159 years later, where did the ‘party of Lincoln’ go wrong?


On February 28, 1854, a small group of abolitionists met in a tiny church in Ripon, Wisconsin, to discuss their efforts to oppose slavery. After hours of discussion, the group dubbed themselves Republicans, and the party of Lincoln was formed. Their main cause? Abolishing slavery, and establishing that all men could truly be equal.

On the party’s 159th birthday, the fight for racial equality no longer seems important to the Republican party, especially when a law protecting voting rights is dismissed (by a Republican-backed Supreme Court Justice) as a  “racial entitlement.”

Somewhere along the way, the party of Lincoln has become the party of Limbaugh, but how did it happen?

Ironically, the civil rights era of the 1960’s may have been the turning point: as Democrats embraced the movement, Southern white Democrats fled the party. Only a few years later, Richard Nixon used his Southern strategy to swoop them up, and in the elections since then, many of those states crystallized into red states, especially in the deep south. Krystal Ball says “fear-mongering” and racial code words have been a key part of the party’s strategy to win.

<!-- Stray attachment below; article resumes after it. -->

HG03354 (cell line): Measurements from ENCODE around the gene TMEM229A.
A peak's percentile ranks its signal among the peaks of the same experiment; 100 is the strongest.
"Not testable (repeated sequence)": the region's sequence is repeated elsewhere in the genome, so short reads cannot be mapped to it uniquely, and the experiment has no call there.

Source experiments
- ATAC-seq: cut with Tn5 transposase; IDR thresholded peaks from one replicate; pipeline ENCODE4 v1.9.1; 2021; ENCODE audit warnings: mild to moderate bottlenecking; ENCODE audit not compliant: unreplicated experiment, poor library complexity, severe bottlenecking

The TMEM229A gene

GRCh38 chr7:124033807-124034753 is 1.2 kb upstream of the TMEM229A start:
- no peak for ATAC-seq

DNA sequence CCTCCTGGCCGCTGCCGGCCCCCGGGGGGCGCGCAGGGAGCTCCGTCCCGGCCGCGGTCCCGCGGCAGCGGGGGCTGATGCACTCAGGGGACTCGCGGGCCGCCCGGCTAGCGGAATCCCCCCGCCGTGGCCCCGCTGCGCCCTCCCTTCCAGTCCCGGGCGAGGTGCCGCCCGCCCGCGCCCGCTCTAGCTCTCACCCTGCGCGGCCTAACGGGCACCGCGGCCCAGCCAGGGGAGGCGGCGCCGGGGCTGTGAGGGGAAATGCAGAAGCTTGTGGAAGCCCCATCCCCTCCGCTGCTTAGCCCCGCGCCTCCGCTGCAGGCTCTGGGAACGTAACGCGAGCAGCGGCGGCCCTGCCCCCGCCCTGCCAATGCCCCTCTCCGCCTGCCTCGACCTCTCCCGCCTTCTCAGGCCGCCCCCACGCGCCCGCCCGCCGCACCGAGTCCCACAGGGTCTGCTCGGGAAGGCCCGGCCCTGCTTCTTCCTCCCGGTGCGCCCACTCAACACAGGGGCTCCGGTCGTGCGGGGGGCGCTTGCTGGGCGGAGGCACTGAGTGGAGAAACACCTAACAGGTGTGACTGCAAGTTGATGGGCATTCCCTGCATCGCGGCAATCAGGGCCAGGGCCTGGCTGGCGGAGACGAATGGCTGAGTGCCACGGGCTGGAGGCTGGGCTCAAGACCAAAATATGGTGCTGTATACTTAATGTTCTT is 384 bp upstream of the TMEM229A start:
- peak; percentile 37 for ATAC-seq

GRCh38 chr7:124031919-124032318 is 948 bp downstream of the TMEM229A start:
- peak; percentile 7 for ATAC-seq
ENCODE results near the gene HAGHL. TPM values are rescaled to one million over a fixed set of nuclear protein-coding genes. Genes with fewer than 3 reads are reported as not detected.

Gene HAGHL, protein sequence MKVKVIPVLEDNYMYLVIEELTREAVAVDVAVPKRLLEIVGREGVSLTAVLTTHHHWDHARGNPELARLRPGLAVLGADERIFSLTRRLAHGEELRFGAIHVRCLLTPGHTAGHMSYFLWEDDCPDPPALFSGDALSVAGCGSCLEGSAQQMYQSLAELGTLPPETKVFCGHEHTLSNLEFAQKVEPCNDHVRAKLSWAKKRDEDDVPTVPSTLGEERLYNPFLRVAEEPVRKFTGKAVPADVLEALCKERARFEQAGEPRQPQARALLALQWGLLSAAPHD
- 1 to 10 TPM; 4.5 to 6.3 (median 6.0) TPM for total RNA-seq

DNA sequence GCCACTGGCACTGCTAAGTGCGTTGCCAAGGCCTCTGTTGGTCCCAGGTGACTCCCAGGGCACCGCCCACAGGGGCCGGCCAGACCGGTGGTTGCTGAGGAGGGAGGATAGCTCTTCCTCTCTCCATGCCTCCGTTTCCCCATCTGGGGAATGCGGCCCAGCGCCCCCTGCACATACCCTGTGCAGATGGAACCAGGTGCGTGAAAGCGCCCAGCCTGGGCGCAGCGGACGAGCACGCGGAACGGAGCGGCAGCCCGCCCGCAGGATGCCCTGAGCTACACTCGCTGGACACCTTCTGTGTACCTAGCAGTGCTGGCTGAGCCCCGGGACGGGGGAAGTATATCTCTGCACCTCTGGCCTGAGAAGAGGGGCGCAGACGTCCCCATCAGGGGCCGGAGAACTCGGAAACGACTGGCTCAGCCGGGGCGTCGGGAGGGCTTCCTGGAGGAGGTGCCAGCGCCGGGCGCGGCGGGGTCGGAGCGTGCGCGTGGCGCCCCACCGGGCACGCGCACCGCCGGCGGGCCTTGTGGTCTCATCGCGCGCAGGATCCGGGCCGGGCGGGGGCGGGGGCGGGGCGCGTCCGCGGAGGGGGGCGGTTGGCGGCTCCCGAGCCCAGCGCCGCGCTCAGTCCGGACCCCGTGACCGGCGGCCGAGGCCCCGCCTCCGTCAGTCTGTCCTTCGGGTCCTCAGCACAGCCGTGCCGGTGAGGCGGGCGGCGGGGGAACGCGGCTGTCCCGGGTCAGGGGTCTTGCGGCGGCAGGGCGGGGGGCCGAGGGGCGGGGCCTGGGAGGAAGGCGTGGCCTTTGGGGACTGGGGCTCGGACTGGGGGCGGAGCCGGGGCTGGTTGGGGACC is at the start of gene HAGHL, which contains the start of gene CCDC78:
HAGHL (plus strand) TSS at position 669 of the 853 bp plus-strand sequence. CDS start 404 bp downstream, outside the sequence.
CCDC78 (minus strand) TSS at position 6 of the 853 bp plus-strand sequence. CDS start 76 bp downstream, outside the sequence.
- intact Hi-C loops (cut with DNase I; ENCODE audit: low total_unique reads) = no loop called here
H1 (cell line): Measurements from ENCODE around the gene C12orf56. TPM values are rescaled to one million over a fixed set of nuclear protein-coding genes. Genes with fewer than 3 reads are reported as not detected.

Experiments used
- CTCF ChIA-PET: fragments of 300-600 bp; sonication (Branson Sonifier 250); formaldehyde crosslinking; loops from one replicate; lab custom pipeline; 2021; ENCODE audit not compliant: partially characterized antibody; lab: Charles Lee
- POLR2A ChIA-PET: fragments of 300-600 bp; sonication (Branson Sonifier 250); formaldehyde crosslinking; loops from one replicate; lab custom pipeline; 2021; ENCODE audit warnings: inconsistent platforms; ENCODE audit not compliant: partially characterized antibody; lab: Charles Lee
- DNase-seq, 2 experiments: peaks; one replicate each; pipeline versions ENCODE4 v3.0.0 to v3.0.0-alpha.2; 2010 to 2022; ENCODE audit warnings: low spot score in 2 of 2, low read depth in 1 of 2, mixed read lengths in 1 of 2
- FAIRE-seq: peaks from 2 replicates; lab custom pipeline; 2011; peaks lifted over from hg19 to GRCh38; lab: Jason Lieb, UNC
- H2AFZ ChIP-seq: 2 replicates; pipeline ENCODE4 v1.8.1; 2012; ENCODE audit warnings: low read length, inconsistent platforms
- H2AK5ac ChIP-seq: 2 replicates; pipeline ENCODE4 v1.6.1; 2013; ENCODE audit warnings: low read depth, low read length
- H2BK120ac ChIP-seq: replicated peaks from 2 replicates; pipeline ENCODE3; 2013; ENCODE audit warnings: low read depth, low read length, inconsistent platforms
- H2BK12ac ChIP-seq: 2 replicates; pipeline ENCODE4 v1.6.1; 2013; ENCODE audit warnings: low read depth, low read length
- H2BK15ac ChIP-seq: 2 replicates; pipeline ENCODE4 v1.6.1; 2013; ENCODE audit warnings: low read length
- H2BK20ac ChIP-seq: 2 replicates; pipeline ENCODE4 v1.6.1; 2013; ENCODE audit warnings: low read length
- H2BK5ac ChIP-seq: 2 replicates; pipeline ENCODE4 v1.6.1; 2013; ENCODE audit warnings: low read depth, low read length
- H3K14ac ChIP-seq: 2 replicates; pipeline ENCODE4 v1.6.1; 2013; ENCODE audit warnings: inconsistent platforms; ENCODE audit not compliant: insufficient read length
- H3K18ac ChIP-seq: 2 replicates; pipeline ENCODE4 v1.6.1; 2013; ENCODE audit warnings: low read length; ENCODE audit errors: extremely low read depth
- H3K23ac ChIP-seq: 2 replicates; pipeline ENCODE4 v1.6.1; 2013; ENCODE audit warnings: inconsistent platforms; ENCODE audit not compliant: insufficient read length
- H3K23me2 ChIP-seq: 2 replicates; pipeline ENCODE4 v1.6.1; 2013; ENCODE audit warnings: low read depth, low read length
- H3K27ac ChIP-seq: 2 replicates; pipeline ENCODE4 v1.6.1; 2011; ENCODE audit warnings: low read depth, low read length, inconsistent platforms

Of course, that strategy hasn’t been winning so much anymore.

Abby Huntsman, a proud Republican and the daughter of former Republican Governor Jon Huntsman, blames the extremist and Tea Party elements of the GOP, saying that she wishes more people would remember the fight for equality that was at the heart of the Republican ideal. “The number one word that comes to mind is tolerance,” she said. “They need to invite people into their tent.”

“If I could imagine Lincoln living today, he would probably be pushing for a debate on immigration, he’d be pushing for a debate on gay marriage, he’d probably be pushing for a debate on equal rights. That’s not being done as much as I would like, as much as many Republicans would like to see.”

Huntsman believes the party needs to embrace tolerance if it’s to get back to its Lincolnian roots. Bringing more people into that tent may be more than just a moral imperative for the GOP. With recent demographic changes in the country, the voting block that makes up the GOP base is shrinking. Perhaps a return to the party of Lincoln is in order.

159 years later, where did the 'party of Lincoln' go wrong?